Hundreds protest against high prices and regressive taxation
Daily Star: By Simona Sikimic
BEIRUT: Around 1,000 people took to the streets of Beirut Sunday to protest against high food and fuel prices and continued economic hardships.
Marching from Cola to Downtown Beirut, the protesters chanted slogans such as “Bread, freedom, dignity and patriotism” but were denied access to their intended destination outside the Grand Serail, which was cordoned off by riot police. Some minor altercations, including a protester trying to remove a barrier, were reported, but the demonstration remained overwhelmingly peaceful.
“We are mobilizing about issues like wages, the high cost of living and the day-to-day concerns of the people,” said Omar Deeb, secretary general of Union of Lebanese Democratic Youth (ULDY), which organized the march. “Politicians only talk about the Special Tribunal for Lebanon and the ‘false witnesses’ but no one is talking about the actually important problems.”
With a nationwide base of young activists, ULDY had expected to attract a larger turn out but their efforts were hampered by bad weather. Further protests are now expected to take place over the coming months.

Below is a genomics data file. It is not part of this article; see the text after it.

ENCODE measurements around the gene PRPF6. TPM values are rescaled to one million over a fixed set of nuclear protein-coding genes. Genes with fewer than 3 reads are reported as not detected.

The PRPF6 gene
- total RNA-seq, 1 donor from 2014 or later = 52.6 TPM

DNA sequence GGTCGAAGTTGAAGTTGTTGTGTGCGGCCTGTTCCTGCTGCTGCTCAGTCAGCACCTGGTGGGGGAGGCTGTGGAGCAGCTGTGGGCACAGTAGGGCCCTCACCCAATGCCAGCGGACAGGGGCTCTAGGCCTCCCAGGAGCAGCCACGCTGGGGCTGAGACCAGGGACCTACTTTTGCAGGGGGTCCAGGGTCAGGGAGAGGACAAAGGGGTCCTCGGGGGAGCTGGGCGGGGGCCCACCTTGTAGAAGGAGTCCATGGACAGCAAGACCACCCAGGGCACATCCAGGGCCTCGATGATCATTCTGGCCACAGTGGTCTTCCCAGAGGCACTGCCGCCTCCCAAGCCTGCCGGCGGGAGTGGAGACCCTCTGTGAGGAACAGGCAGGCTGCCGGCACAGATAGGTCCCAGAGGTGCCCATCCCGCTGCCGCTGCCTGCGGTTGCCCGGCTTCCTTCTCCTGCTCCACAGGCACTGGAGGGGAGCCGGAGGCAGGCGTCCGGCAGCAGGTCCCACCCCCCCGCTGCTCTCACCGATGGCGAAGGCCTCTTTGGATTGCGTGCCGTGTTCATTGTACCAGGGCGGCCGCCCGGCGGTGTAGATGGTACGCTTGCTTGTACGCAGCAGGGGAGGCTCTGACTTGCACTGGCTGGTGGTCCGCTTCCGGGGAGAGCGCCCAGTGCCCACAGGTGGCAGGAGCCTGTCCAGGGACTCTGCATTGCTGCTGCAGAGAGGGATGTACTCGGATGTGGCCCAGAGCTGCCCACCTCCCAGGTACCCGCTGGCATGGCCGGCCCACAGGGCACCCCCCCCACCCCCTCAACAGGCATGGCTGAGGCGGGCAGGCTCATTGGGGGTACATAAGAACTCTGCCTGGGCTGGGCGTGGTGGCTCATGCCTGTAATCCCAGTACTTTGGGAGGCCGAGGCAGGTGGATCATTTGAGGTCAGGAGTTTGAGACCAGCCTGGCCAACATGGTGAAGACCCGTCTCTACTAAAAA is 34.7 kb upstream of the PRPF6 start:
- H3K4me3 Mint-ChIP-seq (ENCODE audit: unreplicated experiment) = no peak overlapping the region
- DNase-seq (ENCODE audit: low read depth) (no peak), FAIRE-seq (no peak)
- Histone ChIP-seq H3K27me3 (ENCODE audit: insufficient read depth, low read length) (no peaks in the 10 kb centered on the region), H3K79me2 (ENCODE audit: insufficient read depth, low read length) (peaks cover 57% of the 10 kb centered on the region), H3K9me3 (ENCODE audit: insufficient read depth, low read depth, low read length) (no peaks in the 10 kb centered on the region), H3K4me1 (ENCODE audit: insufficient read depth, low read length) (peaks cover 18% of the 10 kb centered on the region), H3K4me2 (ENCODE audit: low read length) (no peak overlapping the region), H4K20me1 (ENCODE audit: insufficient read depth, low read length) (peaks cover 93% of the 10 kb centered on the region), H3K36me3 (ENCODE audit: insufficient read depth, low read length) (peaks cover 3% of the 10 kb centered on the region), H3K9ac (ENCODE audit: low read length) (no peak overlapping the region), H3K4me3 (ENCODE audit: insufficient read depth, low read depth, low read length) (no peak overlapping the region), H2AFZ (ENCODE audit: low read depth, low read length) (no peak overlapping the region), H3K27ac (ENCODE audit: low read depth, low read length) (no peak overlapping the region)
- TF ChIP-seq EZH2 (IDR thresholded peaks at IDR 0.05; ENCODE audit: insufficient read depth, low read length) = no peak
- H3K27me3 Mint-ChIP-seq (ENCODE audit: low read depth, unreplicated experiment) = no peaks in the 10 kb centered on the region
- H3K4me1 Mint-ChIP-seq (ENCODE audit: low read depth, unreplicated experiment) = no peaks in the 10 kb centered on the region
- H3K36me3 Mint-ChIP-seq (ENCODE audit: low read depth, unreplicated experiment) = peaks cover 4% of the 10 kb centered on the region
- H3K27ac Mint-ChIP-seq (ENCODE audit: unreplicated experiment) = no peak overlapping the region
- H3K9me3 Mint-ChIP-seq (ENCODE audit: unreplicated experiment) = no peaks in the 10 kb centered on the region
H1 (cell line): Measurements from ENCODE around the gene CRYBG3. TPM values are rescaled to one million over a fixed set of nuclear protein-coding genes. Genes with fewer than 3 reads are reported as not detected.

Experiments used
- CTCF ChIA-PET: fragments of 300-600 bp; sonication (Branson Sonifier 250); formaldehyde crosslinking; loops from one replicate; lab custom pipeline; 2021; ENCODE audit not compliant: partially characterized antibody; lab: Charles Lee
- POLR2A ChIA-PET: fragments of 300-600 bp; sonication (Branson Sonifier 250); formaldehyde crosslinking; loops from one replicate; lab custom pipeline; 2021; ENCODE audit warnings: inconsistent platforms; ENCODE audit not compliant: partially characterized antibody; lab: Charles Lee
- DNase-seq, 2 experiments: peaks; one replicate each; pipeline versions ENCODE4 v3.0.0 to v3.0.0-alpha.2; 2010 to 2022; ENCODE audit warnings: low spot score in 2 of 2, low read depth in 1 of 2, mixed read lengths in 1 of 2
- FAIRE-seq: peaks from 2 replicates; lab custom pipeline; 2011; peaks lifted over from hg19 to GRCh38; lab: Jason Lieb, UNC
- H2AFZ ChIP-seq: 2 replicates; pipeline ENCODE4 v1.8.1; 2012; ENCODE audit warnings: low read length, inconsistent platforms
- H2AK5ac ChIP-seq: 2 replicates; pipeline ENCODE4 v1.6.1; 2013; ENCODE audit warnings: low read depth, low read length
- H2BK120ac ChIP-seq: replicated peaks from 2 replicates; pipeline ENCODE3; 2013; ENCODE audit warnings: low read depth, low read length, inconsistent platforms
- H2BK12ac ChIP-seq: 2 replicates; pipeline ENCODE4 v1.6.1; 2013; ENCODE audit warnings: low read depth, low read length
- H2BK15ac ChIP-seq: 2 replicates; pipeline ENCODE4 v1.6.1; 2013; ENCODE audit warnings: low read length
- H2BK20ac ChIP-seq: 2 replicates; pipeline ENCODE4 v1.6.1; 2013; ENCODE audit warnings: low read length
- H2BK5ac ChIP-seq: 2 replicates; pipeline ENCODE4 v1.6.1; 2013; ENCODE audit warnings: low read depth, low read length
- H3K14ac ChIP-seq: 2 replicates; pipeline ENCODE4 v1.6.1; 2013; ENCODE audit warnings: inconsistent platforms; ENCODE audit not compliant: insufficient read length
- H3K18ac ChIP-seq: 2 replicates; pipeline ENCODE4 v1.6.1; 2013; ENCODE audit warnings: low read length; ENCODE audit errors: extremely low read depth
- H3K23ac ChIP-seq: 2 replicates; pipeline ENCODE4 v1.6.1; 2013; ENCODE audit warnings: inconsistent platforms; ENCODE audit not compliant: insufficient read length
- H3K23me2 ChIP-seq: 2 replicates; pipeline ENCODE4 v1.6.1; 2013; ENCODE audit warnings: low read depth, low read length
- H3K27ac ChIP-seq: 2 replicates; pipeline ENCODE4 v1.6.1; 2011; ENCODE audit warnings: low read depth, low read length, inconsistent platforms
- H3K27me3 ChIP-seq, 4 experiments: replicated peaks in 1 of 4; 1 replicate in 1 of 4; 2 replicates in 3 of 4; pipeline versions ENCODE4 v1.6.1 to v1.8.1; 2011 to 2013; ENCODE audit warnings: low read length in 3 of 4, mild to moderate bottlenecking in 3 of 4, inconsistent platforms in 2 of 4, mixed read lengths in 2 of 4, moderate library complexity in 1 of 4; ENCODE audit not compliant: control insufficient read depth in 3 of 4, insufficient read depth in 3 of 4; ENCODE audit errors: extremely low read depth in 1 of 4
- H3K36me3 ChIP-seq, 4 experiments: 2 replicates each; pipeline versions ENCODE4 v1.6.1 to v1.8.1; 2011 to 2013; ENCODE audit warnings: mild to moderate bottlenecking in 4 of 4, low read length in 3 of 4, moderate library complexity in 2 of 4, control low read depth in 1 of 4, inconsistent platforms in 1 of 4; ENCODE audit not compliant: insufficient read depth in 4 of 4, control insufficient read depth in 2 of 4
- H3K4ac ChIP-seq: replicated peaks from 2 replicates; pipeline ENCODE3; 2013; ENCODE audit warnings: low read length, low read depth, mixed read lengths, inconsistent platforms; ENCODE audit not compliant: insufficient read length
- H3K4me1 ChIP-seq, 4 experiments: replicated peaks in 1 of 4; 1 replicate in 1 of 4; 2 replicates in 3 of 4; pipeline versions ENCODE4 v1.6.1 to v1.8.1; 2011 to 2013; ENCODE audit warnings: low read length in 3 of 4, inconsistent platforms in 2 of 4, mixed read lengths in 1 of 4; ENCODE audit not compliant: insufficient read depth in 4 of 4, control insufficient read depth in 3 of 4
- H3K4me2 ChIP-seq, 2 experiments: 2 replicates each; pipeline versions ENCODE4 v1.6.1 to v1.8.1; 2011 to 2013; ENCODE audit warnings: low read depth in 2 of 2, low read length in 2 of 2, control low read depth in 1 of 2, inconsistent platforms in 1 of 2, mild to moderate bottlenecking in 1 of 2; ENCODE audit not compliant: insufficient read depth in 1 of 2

“While the new government is being formed, we decided to use the streets so that the government is not given an allowance [to not] resume basic responsibilities to assure [decent] living standards and food stability and work against poverty,” UDLY said in a statement.
Concerns including rising prices of basic commodities and high and regressive taxation, which places a heavy burden on the poor, while making allowances for the rich, topped the list of grievances.
“VAT tax which hits all people is 10 percent but this is similar to taxes that banks and big businesses pay,” said Deeb. “Some are even exempt totally and something has to be done about this. Ordinary people have the right to live in dignity. We have to introduce a degree of social responsibility into the system.
“Economic issues have to be placed higher on the agenda,” he added.
Alongside other demands, the group is petitioning authorities to begin subsidizing the price of grain and introduce fuel subsides for the poor.
It also plans to picket the General Labor Union which it blames for not doing enough to preserve the interests of its members and for being too close to the Hezbollah-led March 8 camp.
Mass protests over concerns such as high youth unemployment and food instability, have swept the Arab world in the last month, with manifestations reported in Tunis, Egypt, Algeria, Jordan, Saudi Arabia and Yemen.